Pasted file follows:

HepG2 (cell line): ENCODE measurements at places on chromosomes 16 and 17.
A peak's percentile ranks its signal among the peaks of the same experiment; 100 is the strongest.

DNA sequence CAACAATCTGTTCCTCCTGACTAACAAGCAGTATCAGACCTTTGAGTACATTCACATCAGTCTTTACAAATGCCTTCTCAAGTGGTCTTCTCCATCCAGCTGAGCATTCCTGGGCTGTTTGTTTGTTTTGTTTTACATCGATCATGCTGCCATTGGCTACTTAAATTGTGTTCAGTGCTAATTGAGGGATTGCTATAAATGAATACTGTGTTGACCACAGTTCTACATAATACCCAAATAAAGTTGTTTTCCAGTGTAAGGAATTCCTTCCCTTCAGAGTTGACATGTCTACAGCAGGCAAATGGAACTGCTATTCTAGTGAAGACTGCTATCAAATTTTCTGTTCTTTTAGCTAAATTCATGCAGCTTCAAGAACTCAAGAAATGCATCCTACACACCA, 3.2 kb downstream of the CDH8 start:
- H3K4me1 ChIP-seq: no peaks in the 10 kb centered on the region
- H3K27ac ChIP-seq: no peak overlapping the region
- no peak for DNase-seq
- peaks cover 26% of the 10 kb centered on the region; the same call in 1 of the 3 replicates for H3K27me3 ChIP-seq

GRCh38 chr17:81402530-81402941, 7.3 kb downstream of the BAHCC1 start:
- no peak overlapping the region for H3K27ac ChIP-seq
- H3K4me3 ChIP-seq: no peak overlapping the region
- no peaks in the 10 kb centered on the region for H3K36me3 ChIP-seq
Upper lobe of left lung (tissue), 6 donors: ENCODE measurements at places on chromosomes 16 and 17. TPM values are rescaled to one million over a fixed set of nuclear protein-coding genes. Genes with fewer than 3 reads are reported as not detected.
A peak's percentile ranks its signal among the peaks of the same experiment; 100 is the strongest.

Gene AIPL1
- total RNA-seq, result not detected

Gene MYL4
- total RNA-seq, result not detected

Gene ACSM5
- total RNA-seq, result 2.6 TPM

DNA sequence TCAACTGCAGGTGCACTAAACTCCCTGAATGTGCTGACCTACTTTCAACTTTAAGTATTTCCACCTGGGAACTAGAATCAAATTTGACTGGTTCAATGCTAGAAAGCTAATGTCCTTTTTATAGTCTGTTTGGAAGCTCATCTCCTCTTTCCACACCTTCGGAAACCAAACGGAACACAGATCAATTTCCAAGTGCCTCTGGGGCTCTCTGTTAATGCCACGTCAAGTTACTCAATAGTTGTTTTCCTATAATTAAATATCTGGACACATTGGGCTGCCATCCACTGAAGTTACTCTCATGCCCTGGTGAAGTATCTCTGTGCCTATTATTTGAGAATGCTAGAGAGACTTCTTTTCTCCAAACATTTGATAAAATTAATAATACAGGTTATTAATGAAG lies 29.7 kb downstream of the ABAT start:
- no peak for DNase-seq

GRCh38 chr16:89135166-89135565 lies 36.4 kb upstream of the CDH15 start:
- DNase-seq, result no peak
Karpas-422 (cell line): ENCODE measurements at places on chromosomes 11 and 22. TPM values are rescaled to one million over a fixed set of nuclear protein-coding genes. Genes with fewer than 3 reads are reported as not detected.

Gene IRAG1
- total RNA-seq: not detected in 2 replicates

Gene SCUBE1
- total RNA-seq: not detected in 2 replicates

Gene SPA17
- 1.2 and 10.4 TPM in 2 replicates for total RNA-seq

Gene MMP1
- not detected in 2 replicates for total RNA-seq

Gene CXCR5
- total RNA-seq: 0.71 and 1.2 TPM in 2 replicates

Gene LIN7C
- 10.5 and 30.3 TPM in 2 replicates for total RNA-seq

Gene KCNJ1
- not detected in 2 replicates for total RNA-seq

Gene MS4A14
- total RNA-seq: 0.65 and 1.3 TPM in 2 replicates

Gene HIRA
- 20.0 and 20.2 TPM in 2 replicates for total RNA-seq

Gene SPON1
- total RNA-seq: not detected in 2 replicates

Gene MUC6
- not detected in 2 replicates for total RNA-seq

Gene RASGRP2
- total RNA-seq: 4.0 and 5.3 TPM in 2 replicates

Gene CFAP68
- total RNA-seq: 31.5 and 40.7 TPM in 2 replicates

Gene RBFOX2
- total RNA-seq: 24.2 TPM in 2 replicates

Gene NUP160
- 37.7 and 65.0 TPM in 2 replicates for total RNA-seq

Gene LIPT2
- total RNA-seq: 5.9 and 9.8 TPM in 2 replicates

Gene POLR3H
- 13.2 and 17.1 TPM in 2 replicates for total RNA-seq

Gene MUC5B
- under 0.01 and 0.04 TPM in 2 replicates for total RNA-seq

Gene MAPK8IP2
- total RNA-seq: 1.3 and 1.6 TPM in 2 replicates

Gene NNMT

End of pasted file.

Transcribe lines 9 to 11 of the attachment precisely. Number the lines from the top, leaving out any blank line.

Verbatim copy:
- no peak overlapping the region for H3K27ac ChIP-seq
- H3K4me3 ChIP-seq: no peak overlapping the region
- no peaks in the 10 kb centered on the region for H3K36me3 ChIP-seq